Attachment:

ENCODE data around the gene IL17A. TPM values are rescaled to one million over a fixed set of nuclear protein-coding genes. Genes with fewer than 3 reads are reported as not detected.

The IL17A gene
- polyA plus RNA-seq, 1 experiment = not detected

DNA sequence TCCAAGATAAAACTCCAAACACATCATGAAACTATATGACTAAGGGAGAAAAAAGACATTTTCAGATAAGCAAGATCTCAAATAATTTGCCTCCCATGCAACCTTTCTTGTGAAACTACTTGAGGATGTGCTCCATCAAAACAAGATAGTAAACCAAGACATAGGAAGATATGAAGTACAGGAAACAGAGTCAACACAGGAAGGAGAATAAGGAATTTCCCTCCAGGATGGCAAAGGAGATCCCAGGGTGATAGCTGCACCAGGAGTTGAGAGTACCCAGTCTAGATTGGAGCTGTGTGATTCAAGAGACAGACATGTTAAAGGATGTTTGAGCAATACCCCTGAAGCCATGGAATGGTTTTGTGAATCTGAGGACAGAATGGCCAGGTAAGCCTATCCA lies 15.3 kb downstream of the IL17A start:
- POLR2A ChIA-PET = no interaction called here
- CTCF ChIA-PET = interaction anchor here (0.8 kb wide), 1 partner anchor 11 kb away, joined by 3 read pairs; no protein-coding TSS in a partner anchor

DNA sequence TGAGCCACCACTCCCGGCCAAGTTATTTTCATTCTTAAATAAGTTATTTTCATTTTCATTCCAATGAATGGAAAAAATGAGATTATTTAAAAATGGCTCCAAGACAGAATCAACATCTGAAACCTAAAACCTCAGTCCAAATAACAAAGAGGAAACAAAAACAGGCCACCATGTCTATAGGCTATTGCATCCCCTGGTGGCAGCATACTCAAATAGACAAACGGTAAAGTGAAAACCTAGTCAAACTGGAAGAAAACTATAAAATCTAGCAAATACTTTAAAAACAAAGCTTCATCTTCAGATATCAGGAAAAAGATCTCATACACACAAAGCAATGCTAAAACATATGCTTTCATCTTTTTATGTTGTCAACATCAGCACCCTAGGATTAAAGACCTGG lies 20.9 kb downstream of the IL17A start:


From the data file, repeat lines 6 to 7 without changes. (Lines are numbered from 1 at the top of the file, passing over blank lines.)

- CTCF ChIA-PET = interaction anchor here (0.8 kb wide), 1 partner anchor 11 kb away, joined by 3 read pairs; no protein-coding TSS in a partner anchor

DNA sequence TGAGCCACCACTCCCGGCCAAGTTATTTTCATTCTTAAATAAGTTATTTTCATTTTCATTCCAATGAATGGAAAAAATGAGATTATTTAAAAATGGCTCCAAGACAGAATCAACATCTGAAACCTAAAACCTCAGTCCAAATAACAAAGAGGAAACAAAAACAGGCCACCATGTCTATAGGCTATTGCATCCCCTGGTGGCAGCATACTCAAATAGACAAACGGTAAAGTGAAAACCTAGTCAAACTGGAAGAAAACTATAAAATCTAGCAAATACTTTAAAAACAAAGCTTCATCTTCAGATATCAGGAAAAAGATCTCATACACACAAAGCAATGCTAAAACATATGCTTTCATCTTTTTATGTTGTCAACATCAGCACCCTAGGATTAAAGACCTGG lies 20.9 kb downstream of the IL17A start: